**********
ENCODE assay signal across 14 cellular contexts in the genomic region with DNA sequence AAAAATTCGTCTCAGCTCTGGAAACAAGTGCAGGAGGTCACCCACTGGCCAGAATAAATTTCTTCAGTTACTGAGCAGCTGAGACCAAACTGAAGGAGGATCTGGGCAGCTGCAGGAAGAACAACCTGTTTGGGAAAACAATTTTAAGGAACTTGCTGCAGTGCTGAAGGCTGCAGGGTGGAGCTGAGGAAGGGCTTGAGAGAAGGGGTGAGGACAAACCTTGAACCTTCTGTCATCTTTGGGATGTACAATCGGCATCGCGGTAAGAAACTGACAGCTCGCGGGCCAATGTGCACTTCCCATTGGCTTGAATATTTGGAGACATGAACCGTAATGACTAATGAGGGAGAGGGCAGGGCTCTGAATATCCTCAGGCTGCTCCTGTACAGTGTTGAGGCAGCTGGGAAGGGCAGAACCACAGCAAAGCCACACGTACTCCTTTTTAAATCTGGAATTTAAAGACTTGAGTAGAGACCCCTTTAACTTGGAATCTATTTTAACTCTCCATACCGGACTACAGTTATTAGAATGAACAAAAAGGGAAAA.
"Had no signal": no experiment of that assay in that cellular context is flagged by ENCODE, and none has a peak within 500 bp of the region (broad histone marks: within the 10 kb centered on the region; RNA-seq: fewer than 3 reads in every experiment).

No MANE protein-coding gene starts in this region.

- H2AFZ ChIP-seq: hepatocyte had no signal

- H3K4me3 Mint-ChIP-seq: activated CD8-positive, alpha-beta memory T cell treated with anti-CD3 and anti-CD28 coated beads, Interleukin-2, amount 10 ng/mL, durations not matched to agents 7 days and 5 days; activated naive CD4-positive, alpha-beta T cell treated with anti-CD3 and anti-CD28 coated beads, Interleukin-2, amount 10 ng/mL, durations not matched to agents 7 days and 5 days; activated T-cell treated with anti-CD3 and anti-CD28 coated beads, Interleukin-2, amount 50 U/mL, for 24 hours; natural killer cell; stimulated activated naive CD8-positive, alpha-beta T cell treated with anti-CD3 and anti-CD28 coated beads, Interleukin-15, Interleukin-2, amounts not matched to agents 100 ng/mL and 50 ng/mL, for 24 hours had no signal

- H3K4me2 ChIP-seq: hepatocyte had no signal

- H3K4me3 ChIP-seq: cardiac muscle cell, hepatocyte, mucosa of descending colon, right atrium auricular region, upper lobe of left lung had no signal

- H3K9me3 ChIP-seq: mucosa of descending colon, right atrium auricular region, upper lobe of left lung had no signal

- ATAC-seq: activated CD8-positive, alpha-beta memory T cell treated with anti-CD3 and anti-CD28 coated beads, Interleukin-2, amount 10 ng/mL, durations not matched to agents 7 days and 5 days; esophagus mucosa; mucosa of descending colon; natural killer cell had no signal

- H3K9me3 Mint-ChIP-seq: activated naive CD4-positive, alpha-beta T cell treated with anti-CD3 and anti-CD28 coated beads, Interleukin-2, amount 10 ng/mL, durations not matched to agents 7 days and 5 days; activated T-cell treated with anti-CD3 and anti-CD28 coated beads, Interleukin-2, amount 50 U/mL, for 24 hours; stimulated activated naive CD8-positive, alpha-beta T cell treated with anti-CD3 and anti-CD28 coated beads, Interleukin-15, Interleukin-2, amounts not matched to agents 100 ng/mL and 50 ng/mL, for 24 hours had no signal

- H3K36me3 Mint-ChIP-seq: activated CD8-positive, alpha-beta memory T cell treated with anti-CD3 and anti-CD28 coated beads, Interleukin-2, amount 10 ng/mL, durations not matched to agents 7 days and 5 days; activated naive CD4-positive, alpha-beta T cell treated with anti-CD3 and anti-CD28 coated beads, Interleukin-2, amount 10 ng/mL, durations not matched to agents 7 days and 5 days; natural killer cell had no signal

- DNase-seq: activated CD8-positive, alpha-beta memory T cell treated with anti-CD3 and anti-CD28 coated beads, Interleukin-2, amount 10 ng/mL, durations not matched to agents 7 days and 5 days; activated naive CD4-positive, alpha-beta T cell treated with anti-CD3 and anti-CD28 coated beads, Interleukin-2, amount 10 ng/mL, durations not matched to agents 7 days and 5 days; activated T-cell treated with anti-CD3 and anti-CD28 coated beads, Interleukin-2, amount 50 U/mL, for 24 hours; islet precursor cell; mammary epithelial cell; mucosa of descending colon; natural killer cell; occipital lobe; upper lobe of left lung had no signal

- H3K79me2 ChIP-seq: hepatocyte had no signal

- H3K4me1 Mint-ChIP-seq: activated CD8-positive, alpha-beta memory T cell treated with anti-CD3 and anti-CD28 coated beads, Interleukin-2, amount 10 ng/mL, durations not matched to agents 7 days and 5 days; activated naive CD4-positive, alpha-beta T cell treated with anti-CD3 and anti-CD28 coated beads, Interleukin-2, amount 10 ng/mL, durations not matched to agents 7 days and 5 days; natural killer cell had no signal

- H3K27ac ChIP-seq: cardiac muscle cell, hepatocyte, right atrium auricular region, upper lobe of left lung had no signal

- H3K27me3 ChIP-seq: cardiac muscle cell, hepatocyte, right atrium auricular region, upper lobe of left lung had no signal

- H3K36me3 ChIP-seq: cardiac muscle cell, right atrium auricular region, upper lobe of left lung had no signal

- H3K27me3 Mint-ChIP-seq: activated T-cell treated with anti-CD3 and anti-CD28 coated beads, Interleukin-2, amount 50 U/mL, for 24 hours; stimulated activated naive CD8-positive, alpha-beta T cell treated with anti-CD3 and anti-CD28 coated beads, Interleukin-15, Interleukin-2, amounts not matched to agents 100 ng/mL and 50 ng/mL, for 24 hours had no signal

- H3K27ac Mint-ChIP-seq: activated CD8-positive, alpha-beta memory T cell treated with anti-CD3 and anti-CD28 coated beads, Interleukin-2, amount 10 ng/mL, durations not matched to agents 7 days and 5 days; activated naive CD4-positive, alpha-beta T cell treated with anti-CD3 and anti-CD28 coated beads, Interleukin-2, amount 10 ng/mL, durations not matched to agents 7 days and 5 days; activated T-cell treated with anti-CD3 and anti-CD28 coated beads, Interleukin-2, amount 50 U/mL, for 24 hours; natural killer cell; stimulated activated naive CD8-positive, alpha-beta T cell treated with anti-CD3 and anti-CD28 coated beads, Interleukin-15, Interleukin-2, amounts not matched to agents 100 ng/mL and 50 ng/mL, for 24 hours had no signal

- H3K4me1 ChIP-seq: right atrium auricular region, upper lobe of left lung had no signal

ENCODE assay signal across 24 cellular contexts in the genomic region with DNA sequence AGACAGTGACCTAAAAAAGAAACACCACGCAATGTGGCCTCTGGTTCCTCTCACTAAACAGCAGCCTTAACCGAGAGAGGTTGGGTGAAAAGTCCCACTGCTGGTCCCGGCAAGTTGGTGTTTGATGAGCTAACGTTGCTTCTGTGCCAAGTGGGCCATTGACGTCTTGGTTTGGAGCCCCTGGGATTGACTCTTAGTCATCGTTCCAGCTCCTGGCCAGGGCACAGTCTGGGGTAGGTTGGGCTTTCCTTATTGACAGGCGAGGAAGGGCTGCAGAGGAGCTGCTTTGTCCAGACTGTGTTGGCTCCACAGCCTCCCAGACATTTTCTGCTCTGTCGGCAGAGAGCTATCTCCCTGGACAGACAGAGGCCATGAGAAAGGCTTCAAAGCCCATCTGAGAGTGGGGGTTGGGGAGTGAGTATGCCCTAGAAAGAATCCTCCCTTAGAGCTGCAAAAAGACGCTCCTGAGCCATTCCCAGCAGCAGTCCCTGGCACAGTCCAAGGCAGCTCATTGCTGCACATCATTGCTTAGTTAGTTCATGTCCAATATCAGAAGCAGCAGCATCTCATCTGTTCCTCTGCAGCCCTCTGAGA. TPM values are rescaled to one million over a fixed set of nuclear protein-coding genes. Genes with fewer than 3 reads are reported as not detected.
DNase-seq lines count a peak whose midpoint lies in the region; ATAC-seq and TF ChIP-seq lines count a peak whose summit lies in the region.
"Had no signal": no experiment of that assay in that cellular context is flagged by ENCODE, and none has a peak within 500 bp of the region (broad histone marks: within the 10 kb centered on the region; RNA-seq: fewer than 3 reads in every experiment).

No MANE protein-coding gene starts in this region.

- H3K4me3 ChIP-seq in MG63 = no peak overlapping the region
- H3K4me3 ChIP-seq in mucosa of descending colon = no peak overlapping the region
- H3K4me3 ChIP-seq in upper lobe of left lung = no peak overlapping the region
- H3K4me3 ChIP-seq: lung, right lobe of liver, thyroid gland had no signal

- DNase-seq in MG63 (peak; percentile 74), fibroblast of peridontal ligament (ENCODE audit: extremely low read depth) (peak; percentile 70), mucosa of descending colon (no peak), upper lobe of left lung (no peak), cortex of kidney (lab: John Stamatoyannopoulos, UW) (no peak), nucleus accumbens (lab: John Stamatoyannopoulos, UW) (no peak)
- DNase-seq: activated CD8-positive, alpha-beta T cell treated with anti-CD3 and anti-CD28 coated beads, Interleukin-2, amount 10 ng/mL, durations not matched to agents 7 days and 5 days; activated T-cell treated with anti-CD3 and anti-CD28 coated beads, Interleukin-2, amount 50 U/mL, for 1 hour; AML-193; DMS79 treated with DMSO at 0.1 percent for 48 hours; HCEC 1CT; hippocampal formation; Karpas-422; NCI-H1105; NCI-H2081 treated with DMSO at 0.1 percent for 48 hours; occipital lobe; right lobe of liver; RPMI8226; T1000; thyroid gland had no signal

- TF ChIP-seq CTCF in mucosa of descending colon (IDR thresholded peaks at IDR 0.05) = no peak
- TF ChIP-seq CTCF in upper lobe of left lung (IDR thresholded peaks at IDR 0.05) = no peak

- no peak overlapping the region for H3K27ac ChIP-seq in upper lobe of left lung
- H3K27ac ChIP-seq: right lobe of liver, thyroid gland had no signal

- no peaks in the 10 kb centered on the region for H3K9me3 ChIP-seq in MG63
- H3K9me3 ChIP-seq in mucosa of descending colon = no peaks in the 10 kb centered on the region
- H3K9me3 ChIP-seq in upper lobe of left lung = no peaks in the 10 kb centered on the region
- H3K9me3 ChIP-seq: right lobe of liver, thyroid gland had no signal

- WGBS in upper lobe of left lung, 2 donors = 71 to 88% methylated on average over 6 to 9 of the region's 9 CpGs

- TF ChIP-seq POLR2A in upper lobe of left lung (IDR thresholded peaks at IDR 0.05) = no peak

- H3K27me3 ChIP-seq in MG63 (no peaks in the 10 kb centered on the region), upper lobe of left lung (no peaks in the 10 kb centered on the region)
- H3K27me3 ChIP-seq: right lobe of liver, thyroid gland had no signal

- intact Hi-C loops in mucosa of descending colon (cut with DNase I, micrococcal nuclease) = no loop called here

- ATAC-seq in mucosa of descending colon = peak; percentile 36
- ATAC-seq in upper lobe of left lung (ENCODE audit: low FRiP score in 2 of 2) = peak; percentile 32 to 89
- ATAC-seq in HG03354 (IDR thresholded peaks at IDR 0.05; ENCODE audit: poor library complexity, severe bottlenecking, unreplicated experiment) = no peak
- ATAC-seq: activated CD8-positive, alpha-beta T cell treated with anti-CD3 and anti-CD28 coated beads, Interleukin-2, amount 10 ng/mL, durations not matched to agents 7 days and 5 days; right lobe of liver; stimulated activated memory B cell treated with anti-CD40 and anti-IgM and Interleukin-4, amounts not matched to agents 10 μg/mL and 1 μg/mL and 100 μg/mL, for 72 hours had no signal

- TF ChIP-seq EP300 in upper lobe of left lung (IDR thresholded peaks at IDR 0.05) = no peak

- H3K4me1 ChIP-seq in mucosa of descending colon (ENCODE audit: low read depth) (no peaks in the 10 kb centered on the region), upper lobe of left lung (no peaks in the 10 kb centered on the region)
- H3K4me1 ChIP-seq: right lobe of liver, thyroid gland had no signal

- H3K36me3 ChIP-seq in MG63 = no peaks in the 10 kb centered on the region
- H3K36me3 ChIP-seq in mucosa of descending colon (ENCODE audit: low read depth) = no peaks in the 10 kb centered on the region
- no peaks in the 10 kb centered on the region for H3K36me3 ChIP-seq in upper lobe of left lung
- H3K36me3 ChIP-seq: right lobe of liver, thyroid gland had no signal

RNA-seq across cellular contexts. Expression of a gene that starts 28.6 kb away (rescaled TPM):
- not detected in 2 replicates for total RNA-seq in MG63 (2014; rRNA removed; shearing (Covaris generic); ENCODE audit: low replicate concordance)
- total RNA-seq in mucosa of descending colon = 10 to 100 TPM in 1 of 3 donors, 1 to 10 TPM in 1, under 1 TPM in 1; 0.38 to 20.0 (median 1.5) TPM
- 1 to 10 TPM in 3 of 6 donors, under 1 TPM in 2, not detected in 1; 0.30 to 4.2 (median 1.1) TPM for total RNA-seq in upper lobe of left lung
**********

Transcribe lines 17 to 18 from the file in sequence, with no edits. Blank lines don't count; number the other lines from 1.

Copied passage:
- H3K36me3 ChIP-seq: cardiac muscle cell, right atrium auricular region, upper lobe of left lung had no signal

- H3K27me3 Mint-ChIP-seq: activated T-cell treated with anti-CD3 and anti-CD28 coated beads, Interleukin-2, amount 50 U/mL, for 24 hours; stimulated activated naive CD8-positive, alpha-beta T cell treated with anti-CD3 and anti-CD28 coated beads, Interleukin-15, Interleukin-2, amounts not matched to agents 100 ng/mL and 50 ng/mL, for 24 hours had no signal